She now knows that when David asked his children to meet him about something important, they thought he was going to tell them he was gay. His daughter refused to meet him, but his son accepted the news with reasonable stoicism, and left to tell his sister. Delia describes their attitude now as "still struggling" but says both children remain supportive and loving. "They were proud of me once, and I think they'll be proud of me again," she says.

Current NHS guidelines are that people who have been diagnosed with what's called gender dysphoria, should be referred to a specialist gender identity clinic, where support and advice are on offer, as well as hormone treatments and therapies including hair removal and speech therapy. The next step is real life experience (RLE) which means living as your preferred gender for at least a year. Only then are you considered for surgery to finalise the gender transition. A review of studies done in the last 20 years found that 96 per cent of people who'd had gender reassignment surgery were happy. And it seems that Delia is well on the way to joining their ranks. After telling the children, just before last Christmas, extended family, friends and colleagues were also told. Reactions have included astonishment and disbelief, but all, ultimately, have been supportive, and comments such as "we admire your courage", have not been uncommon.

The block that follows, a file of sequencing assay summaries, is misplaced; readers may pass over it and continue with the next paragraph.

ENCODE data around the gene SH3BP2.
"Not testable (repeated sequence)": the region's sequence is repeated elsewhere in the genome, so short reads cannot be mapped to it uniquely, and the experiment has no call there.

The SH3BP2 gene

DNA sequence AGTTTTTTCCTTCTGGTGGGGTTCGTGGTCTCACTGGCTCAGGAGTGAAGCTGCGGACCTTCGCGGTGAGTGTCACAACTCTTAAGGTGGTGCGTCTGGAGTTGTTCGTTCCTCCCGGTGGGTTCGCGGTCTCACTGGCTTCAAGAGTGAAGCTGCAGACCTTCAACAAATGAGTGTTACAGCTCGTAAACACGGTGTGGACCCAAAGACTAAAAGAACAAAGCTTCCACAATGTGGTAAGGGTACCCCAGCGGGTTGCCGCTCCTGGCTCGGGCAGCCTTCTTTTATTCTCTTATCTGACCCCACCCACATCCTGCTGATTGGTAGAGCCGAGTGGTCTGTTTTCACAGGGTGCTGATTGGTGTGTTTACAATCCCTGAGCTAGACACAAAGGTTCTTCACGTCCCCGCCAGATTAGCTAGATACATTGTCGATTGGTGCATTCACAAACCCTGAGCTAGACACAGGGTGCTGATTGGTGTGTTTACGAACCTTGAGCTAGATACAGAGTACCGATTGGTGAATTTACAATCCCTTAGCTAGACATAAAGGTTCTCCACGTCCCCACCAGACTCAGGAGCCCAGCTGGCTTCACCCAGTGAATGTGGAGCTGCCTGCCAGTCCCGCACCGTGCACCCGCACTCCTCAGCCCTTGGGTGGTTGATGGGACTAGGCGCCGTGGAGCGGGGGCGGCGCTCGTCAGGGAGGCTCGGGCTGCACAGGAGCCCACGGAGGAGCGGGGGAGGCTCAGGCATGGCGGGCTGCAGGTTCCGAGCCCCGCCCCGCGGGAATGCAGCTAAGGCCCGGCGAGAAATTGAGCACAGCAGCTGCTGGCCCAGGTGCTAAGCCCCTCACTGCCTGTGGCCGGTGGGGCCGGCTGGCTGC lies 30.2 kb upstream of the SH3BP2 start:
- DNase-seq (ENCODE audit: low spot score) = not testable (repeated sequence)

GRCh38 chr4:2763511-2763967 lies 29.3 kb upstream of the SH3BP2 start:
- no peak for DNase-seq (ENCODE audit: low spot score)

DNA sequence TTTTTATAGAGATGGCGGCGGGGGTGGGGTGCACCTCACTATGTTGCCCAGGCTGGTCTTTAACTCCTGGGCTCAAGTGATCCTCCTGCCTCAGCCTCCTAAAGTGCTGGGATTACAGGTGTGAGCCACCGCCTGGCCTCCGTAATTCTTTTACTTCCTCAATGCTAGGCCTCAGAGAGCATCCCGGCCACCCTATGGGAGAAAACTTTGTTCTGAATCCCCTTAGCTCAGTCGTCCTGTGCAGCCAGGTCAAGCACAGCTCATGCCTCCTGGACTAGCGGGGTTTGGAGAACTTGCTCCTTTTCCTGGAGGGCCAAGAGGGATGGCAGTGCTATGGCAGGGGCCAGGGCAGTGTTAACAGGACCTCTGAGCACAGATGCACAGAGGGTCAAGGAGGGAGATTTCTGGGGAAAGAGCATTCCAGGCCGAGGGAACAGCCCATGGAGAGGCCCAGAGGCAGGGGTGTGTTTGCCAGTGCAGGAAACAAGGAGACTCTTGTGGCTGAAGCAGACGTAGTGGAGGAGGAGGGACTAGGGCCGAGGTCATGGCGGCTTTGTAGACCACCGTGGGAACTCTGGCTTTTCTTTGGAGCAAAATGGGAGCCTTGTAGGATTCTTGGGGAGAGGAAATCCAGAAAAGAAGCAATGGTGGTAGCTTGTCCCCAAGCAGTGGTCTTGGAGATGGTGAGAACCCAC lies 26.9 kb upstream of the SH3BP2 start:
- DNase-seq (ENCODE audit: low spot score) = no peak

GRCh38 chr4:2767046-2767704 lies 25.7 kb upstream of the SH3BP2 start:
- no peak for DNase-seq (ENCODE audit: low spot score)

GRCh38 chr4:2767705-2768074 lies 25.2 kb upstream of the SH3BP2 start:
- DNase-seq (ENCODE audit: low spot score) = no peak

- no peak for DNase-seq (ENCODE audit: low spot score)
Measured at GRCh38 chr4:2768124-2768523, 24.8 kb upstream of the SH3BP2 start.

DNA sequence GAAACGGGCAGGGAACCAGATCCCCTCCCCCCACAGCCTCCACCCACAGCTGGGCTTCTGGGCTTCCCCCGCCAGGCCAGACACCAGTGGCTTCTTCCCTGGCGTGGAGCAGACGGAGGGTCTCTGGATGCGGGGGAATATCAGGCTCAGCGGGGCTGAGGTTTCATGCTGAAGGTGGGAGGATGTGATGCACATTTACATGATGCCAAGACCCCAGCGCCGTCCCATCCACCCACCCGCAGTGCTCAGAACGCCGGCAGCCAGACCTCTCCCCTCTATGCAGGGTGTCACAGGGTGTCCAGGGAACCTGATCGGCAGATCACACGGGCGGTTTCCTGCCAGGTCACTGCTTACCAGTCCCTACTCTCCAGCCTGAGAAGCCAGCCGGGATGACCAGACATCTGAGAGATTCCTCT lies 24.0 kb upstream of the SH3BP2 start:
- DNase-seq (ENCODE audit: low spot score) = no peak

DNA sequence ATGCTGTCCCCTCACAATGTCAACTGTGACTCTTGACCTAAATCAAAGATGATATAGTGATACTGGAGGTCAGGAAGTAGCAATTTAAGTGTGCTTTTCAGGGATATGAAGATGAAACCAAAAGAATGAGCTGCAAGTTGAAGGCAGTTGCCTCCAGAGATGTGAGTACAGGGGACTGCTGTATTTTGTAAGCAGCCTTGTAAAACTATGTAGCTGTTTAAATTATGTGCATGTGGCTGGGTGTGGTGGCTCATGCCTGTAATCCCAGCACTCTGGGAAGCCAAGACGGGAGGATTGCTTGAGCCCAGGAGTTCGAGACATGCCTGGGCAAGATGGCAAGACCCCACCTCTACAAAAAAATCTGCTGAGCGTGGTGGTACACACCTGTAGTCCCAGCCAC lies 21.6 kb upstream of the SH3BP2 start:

At 12.10am on 1 January this year, Delia hugged some friends at a New Year's Eve party, and walked away to begin her new life. Since then, she has changed her name by deed poll from David Francis Johnstone to Delia Frances Johnstone, and has dressed and lived as a woman. She will continue to take female hormones, and has a painful three-monthly injection of male-suppressing hormones. Eventually she hopes to have the surgery which will finalise her transition.

Delia is very clear that her main motive for speaking out publicly is to let others in her situation know that they are not alone, thereby avoiding some of the agony that David went through in the early days of self discovery. She has recently launched a website that will provide every possible kind of emotional and practical support for transgender people.